Sunday, November 19, 2017

The For-Profit Model in Education: You Get Strippers!

TEN MONTHS INTO HER TERM as Secretary of Education, it’s time to check on how Betsy DeVos is doing. Besides keeping our nation’s children from grizzly attacks, Ms. DeVos has been spending an inordinate amount of time on the road visiting America’s elementary and secondary schools. That is: she visits the schools run by for-profit charter operations. DeVos, if you don’t already know, is a huge fan of charter schools, vouchers, corporate education and reducing teacher salaries too. Like every other member of the Trump team, she believes heart and soul that if we deliver the future of young people into the grasp of Big Corporations, we’ll get “business efficiency” in our schools. And all the young people will live happily ever after.

And all the Big Corporations will profit happily ever after, as well.

In fact, the Secretary of Education has also been working diligently to keep students in higher education safe from the predatory practices of for-profit college crooks. She’s done this by making it harder to hold those very same crooks accountable for those very same predatory practices.

Her handpicked choice to guard against fraud in the for-profit college industry is Julian Schmoke Jr. What was Mr. Schmoke’s previous job, which fit him to ferret out fraud? He worked for DeVry University, which settled a $100 million lawsuit in 2016 for perpetrating fraud upon students.

Robert Eitel is another top DeVos aide. His experience with for-profit colleges includes working with another pirate organization, one forced to refund $23.5 million to students related to bogus loan deals.

None of this crookery is to be confused with Trump University, of course (ordered to repay $25 million to bilked students).

NOR ARE WE TALKING about Corinthian College (fined $30 million for deceptive business practices and now defunct, leaving taxpayers on the hook for $183 million in student loans that must be forgiven).

Here, we do not intend in any way to link the lax enforcement policies of the new Secretary with stories about Education Management Corporation (forced to pay a $95.5 million fraud settlement; and later forced to offer $103 million in restitution in a second case). We do not wish to muddy the waters with the tale of Career Education Corporation (which paid a $10.25 million fine) or the saga of Ashford University (fined $7.25 million after recruiters lied to students).

We do not mean to hint that DeVos might turn a blind eye on the misdeeds of the vultures that picked student bank accounts clean at Charlotte School of Law (forced into bankruptcy in the wake of a fraud scandal). She wouldn’t just ignore the outlaws who operated Chester Career College (fined $5 million after students complained courses were a “sham”) would she? Or the bandits at ITT Educational Services (forced to close 130 locations after students filed a class action lawsuit alleging predatory lending practices). Or the brigands who cooked the books at Le Cordon Bleu (a culinary school hit with a $40 million settlement in a suit filed by students).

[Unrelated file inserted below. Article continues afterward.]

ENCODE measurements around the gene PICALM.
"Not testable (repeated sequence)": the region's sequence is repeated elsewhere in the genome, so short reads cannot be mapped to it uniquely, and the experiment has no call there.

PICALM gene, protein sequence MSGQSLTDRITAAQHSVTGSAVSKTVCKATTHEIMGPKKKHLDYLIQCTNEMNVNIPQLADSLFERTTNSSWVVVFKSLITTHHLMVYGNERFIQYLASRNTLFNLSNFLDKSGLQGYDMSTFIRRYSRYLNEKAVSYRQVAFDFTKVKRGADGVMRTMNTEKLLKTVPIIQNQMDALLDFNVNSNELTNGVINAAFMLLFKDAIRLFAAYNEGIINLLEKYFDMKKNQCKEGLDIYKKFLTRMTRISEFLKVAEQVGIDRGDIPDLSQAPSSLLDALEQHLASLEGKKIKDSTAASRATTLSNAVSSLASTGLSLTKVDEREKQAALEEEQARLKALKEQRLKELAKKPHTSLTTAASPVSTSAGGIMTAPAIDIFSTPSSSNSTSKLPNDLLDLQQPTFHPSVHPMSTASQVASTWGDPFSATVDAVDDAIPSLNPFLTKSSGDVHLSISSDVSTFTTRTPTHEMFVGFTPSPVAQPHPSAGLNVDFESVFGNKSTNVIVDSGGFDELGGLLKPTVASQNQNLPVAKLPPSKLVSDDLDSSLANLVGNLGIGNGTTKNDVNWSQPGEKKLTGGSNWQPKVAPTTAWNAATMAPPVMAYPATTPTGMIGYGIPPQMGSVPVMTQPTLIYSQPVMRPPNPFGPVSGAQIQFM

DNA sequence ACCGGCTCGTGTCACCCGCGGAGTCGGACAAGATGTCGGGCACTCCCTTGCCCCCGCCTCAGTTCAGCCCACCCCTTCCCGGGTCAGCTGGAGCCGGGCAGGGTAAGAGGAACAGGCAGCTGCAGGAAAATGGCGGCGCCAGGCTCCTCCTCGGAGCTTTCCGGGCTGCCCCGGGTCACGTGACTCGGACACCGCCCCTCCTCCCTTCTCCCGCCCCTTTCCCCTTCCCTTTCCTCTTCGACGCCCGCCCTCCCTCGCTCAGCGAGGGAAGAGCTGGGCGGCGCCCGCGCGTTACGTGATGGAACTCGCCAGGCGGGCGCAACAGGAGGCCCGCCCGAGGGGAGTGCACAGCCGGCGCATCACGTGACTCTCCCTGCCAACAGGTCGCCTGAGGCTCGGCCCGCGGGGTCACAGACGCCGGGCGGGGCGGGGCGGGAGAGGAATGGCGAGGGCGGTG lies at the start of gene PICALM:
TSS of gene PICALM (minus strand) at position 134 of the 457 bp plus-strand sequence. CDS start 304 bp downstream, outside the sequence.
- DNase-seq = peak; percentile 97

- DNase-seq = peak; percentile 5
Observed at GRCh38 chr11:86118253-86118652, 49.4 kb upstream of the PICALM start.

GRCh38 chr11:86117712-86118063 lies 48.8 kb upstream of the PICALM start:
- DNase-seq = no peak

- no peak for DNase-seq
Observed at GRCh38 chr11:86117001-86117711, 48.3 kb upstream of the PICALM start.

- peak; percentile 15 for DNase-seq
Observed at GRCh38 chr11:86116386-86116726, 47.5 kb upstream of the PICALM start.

We do not mean to imply that Ms. DeVos would wink the skullduggery at Lincoln College Online (required to repay $2.3 million for lying about job placement numbers), or Stratford University (graduation rate: 8%), or the University of Phoenix (fined twice, $20 million combined) or Westwood College. (Westwood was fined $7 million in 2009, taken to court again in 2012 and ordered to pay $4.5 million in fines and restitution. The school was nailed a third time for $15 million in a case involving misleading students about job placement results). And who could ever possibly dream that a woman whose family fortune was raised on a sleazy Amway foundation would countenance business corruption in the for-profit college ranks?   

We cannot say definitively that DeVos and her pro-business pals are doing their best to make it easier for profiteers to bilk young Americans.

It just seems that way.

SO LET’S FINISH with a for-profit bang! Consider the trials (many) and tribulations of Alejandro Amor, founder of FastTrain College in Florida. Business was good for a time. Amor bought a 54-foot yacht. He had his own private plane. He could afford a $2 million home on the beach.

What went wrong at his fine institute of higher learning? 

Investigators found FastTrain had enrolled 1,300 students who lacked high school diplomas. So the school lied about their eligibility to win federal loans. My favorite part of the story comes by way of the Miami Herald:

Ex-employees told investigators that Amor boosted enrollments by hiring former strippers as recruiters, some of whom wore “short skirts and stiletto heels” to work. Amor told one employee to “hire some hot mommas” and “hire the sluttiest girls he could find.”

So, as they say, it came to pass.

The courts ruled. FastTrain went off the trestle and smashed up at the bottom of a deep ravine. The school closed. Amor went to jail. The slutty recruiters, one must assume, went back to doing what they did best.

AND THAT IS EXACTLY the kind of proof we need to show that less business regulation will truly “Make America Great Again” one Big Corporations run all our schools, K-12 and up.

I, for one, can hardly wait.

According to DeVos and her ilk, with business methods, we’re sure to see vastly improved achievement in our classrooms!

Plus, we’ll get strippers!


For additional evidence of what young Americans can expect once business regulations are dead see: Corporate Education: What Did You Expect?